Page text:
Now that we’re adults, math is no longer textbooks and endless hours practicing and studying. Math is now part of our every day life. There probably isn’t a day that goes by that we don’t use math in some way. The following are great examples of how and where we use math:
Math at home begins as soon as you wake up. Hitting the snooze button involves knowing how many more minutes you can sleep. Stepping on the bathroom scale might indicate if you’ve lost weight (or gained-yikes!) Measuring coffee for the coffeepot or the ounces of water needed to make your child’s bottle might seem routine but it’s keeping our math skills sharp! (more…)
When you think of math, most of us automatically think about math that we use every day such as addition and subtraction to balance our check book, multiplication to calculate a tip and even fractions for those of you that like to cook. But math is more than just numbers. Math can help a child with his or her reading skills as well. Many word problems not only ask the child to solve the problem, but they also tell a little story while doing so. For example:
Johnny Appleseed wants to make some yummy apple treats for his friends at school so he took a walk in the orchard to pick some apples. He needs 3 apples to make a pie and 4 apples to make juice. How many apples does Johnny need to pick?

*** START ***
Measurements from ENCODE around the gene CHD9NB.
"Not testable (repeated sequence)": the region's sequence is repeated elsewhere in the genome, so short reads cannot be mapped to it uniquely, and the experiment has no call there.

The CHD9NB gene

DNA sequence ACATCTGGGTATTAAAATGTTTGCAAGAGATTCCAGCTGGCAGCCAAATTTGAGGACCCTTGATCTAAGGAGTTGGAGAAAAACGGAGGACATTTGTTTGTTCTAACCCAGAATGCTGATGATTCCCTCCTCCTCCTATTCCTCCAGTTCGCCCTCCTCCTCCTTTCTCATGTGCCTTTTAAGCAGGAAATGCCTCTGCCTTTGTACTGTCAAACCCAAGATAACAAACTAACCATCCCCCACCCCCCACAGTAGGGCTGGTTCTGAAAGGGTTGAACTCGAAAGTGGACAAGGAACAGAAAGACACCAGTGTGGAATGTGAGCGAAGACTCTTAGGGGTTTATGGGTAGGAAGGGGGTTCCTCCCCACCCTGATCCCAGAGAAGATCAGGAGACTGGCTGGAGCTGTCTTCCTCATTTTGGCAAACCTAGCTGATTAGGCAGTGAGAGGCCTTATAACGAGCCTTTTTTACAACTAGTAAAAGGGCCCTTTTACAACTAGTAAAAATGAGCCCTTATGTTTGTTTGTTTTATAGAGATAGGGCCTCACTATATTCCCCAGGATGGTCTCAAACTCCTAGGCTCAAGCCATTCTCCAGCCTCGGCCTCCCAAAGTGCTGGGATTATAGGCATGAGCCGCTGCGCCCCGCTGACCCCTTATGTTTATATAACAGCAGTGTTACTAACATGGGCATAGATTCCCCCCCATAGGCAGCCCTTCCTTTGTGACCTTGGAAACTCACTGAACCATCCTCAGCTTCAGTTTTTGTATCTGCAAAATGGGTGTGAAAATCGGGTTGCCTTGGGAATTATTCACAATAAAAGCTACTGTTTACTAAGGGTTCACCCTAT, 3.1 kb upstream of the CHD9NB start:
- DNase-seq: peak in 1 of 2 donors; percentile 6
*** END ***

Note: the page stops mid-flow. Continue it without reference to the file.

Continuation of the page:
Here are some great worksheets that you can use to encourage reading while doing math with your child:
Mort’s Stomachache (more…)
Promote Reading for All Children
Here are proven techniques you can use to teach your child that reading is valuable and enjoyable, and that promote reading for all children:
Set a good example as a reader – let kids see you reading every day.
Get a subscription in his or her name to an age-appropriate magazine for your child. When relatives and others ask for gift ideas, suggest magazine subscriptions, books, or a book store gift certificate.
Make reading fun – a time that you and your children look forward to spending together.
Check out The Read-Aloud Handbook by Jim Trelease (New York: Penguin Books, 1995). It’s loaded with fun tips and reading recommendations.
Keep lots of books, magazines, and newspapers around the house. Visit the library often and shop for books at garage and yard sales, swap meets, and used bookstores. (more…)